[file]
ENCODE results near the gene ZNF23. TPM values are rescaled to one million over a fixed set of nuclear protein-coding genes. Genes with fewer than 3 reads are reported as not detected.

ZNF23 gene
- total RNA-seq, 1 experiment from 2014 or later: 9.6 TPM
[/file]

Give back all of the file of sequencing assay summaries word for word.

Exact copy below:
ENCODE results near the gene ZNF23. TPM values are rescaled to one million over a fixed set of nuclear protein-coding genes. Genes with fewer than 3 reads are reported as not detected.

ZNF23 gene
- total RNA-seq, 1 experiment from 2014 or later: 9.6 TPM